Academic journal article International Journal of Clinical and Health Psychology

From DSM-IV-TR to DSM-5: Analysis of Some Changes

Academic journal article International Journal of Clinical and Health Psychology

From DSM-IV-TR to DSM-5: Analysis of Some Changes

Article excerpt

To judge by the success of its sales (Blashfield, Keeley, Flanagan, & Miles, 2014), the publication of a new edition of the DSM has immediately become an event. This study is intended to analyze some aspects that the fifth edition of the DSM (American Psychiatric Association APA, 2013b) contributes. It is materially impossible to consider all its sections, at the same time that it requires aneducational effort for its explanation: disappearance of hypochondria or of concepts such as somatization, substance dependence, appearance of spectra, new disorders, etc. Therefore, a selection has been made of what might be the most out- standing from a clinical, psychopathological viewpoint.

The Manual's presentation states its intention of improv- ing the validity of previous editions and of being based on research. However, the sources to which it alludes are from neuroscience and genetics. Although the text considers psy- chological (and social) factors, it is not this type of research that structures the DSM-5. In fact, future contributions from the Research Domain Criteria (RD°C),the principles of which are directed at understanding mental disorders as cerebral disorders, dysfunctions of brain circuitry evaluable by the instruments of cognitive neuroscience, and of developing the biological basis for symptoms,are proposed for inclusion (Insel, 2013; Insel et al., 2010).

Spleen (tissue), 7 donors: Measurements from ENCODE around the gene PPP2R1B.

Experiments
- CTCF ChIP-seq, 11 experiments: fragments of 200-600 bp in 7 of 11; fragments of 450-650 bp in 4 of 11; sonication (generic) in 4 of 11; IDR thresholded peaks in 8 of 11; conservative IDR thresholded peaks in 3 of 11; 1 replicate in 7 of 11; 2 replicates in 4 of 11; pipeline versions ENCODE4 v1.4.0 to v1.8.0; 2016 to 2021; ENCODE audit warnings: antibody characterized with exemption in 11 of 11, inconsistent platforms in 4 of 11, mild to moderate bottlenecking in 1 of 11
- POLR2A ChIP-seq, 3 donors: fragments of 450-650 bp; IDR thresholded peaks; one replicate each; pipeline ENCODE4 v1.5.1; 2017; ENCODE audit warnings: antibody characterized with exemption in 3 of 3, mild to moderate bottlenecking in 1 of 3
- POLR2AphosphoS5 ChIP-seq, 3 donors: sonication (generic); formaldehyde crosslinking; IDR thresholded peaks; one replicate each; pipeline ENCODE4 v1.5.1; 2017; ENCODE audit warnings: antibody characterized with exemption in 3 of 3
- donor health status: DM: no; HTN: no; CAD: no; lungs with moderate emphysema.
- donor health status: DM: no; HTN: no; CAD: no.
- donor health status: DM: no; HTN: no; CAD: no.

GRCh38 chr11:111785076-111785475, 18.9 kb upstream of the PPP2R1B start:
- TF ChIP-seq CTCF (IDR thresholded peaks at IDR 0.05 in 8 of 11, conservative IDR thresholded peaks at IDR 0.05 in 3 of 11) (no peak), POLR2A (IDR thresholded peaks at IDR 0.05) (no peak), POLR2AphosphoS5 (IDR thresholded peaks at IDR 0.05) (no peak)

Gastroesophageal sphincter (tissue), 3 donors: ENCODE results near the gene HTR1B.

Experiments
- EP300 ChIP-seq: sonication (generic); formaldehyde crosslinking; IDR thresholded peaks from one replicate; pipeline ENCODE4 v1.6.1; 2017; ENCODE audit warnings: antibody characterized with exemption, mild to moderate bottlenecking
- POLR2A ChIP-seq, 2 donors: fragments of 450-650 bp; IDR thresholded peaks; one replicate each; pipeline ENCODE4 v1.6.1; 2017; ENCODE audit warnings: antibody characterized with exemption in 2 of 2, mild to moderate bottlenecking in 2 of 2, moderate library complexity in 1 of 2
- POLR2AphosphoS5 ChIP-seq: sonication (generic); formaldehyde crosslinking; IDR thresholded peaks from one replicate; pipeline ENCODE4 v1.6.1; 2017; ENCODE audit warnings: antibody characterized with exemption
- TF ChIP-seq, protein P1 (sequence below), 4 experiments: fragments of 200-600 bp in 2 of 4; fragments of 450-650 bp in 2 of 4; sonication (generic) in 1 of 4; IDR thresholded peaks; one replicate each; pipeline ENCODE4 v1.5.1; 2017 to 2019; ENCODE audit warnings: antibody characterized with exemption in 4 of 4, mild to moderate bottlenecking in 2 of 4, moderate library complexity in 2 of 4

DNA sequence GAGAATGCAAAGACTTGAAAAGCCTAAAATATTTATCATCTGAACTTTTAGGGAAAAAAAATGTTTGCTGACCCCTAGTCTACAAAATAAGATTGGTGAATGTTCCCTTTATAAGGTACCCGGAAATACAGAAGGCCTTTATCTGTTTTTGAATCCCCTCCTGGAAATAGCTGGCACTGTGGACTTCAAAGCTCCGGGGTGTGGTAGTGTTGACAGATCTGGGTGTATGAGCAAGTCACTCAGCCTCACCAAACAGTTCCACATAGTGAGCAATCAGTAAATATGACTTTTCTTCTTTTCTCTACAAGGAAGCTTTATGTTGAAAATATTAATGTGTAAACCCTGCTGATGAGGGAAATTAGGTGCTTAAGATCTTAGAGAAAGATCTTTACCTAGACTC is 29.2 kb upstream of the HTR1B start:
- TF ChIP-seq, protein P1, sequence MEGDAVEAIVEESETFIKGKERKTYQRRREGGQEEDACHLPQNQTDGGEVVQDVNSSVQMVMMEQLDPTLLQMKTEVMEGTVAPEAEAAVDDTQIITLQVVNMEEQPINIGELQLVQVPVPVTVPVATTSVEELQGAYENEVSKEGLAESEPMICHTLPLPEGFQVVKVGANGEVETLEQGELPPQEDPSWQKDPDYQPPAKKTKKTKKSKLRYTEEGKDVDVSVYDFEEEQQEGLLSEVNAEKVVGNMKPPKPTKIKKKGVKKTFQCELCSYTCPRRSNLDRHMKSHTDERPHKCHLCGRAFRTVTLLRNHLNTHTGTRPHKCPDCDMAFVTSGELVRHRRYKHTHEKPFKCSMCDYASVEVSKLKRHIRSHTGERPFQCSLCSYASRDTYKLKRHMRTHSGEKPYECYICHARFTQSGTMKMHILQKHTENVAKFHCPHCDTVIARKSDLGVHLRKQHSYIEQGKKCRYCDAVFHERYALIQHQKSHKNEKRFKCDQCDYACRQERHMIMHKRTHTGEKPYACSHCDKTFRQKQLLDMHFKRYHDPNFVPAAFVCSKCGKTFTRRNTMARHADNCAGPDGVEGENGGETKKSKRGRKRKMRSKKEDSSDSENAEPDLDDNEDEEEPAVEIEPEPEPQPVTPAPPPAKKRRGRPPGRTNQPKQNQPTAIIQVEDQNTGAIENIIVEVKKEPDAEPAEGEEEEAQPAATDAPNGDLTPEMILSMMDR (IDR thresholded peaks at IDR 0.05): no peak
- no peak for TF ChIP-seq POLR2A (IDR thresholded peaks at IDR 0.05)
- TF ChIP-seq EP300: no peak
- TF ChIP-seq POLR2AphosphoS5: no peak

Needless to say, the DSM is not a psychopathology text, although, as it is a Manual that has to guide diagnosis (still clinical), treatment and research, it is quite relevant to underline the obvious: that the biologicist perspec- tive (Adam, 2013) conditions the subject of study. As a matter of fact, we could starttalking about a NeuroDSM, given the proliferation of the prefix: Neurodevelopmental disorders, Neurocognitive disorders, or Functional neu- rological symptom disorder. This seems to minimize or discard any contribution of psychological research from the start.

In view of the evidence accumulated (Blashfield et al., 2014), in addition to decreasing the unspecified categories, among the DSM-5 goals were development of clusters and dimensions of disorders. Dimensionality appears in some disorder spectra, in some disorders (scales for diagnos- tic criteria of intellectual disability, autism spectrum and schizophrenia), partially in others (domains are defined in neurocognitive disorders, but the structure is categor- ical), and in determining severity (not in all diagnoses). It is curious in this sense that inspite of following con- tributions from neuroscience and genetics, and although the data matchmuch wider sets of disorders depending on their susceptibility and pathogenesis (Craddock & Owen, 2010; Cross-Disorder Group of the Psychiatric Genomics Consortium, 2013), in reality the resulting clusters are much more limited (e.g., schizophrenia spectrum, but separated from bipolar disorders and autism spectrum). And even within the schizophrenia spectrum, there would be no rea- son (by genetic criteria) for distinguishing schizophreniform disorder from schizophrenia, and by the way, harmonizing the DSM-5 with the ICD-10.

It is not a matter of forcing a choice between categor- ical and dimensional. As Wakefield and First (2013) point out, numerous dimensional variables end up generating a point of inflection (points of rarity) based on which cate- gories are established. Perhaps the most difficult thing to accept is that mental disorders (or that all of them) are nat- ural classes by definition. But it is deficient in that decisions are made in favor of some dimensions and not others which are also backed by research (e.g., related to personality), or that do not develop one of the crucial dimensions, the one establishing the level of distress (Sandín, 2013).

One of the questions that remain under discussion about the diagnostic classifications and their lack of validity has to do with the definition of mental disorder itself. …

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